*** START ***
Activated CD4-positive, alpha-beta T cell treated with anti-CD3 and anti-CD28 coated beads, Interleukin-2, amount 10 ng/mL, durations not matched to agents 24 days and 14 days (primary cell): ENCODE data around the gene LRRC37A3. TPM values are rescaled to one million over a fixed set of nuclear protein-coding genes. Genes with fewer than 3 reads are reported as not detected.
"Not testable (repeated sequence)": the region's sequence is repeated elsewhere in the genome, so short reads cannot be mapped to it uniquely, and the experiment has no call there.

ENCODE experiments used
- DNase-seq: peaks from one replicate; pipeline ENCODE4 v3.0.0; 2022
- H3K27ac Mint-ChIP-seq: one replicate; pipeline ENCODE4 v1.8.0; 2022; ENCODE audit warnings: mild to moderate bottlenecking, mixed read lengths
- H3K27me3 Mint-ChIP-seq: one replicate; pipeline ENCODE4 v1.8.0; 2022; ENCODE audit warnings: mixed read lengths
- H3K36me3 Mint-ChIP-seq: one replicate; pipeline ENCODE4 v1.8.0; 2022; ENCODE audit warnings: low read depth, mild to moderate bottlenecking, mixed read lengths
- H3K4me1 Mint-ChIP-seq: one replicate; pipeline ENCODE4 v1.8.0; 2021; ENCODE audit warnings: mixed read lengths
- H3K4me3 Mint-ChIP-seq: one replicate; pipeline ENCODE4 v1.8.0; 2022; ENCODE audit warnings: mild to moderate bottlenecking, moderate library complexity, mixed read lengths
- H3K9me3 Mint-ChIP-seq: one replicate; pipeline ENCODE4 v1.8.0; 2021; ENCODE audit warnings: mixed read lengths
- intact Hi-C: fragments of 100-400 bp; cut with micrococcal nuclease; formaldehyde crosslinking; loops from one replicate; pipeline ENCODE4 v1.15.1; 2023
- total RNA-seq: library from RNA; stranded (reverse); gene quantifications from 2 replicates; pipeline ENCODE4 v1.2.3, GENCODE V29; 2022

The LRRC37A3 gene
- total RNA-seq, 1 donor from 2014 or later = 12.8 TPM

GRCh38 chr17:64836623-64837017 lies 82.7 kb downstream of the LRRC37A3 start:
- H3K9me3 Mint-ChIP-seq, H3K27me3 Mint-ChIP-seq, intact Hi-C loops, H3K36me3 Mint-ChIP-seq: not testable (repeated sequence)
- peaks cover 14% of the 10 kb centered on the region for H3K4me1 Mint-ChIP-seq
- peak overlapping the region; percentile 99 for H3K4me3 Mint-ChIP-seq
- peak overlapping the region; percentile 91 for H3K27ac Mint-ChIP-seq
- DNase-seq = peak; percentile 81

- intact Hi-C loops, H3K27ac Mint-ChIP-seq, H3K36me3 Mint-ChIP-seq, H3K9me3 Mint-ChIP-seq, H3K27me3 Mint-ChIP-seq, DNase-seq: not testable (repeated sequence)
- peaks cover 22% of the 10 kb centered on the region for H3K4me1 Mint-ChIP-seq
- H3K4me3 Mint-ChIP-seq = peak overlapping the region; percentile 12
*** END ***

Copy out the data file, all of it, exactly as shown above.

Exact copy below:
Activated CD4-positive, alpha-beta T cell treated with anti-CD3 and anti-CD28 coated beads, Interleukin-2, amount 10 ng/mL, durations not matched to agents 24 days and 14 days (primary cell): ENCODE data around the gene LRRC37A3. TPM values are rescaled to one million over a fixed set of nuclear protein-coding genes. Genes with fewer than 3 reads are reported as not detected.
"Not testable (repeated sequence)": the region's sequence is repeated elsewhere in the genome, so short reads cannot be mapped to it uniquely, and the experiment has no call there.

ENCODE experiments used
- DNase-seq: peaks from one replicate; pipeline ENCODE4 v3.0.0; 2022
- H3K27ac Mint-ChIP-seq: one replicate; pipeline ENCODE4 v1.8.0; 2022; ENCODE audit warnings: mild to moderate bottlenecking, mixed read lengths
- H3K27me3 Mint-ChIP-seq: one replicate; pipeline ENCODE4 v1.8.0; 2022; ENCODE audit warnings: mixed read lengths
- H3K36me3 Mint-ChIP-seq: one replicate; pipeline ENCODE4 v1.8.0; 2022; ENCODE audit warnings: low read depth, mild to moderate bottlenecking, mixed read lengths
- H3K4me1 Mint-ChIP-seq: one replicate; pipeline ENCODE4 v1.8.0; 2021; ENCODE audit warnings: mixed read lengths
- H3K4me3 Mint-ChIP-seq: one replicate; pipeline ENCODE4 v1.8.0; 2022; ENCODE audit warnings: mild to moderate bottlenecking, moderate library complexity, mixed read lengths
- H3K9me3 Mint-ChIP-seq: one replicate; pipeline ENCODE4 v1.8.0; 2021; ENCODE audit warnings: mixed read lengths
- intact Hi-C: fragments of 100-400 bp; cut with micrococcal nuclease; formaldehyde crosslinking; loops from one replicate; pipeline ENCODE4 v1.15.1; 2023
- total RNA-seq: library from RNA; stranded (reverse); gene quantifications from 2 replicates; pipeline ENCODE4 v1.2.3, GENCODE V29; 2022

The LRRC37A3 gene
- total RNA-seq, 1 donor from 2014 or later = 12.8 TPM

GRCh38 chr17:64836623-64837017 lies 82.7 kb downstream of the LRRC37A3 start:
- H3K9me3 Mint-ChIP-seq, H3K27me3 Mint-ChIP-seq, intact Hi-C loops, H3K36me3 Mint-ChIP-seq: not testable (repeated sequence)
- peaks cover 14% of the 10 kb centered on the region for H3K4me1 Mint-ChIP-seq
- peak overlapping the region; percentile 99 for H3K4me3 Mint-ChIP-seq
- peak overlapping the region; percentile 91 for H3K27ac Mint-ChIP-seq
- DNase-seq = peak; percentile 81

- intact Hi-C loops, H3K27ac Mint-ChIP-seq, H3K36me3 Mint-ChIP-seq, H3K9me3 Mint-ChIP-seq, H3K27me3 Mint-ChIP-seq, DNase-seq: not testable (repeated sequence)
- peaks cover 22% of the 10 kb centered on the region for H3K4me1 Mint-ChIP-seq
- H3K4me3 Mint-ChIP-seq = peak overlapping the region; percentile 12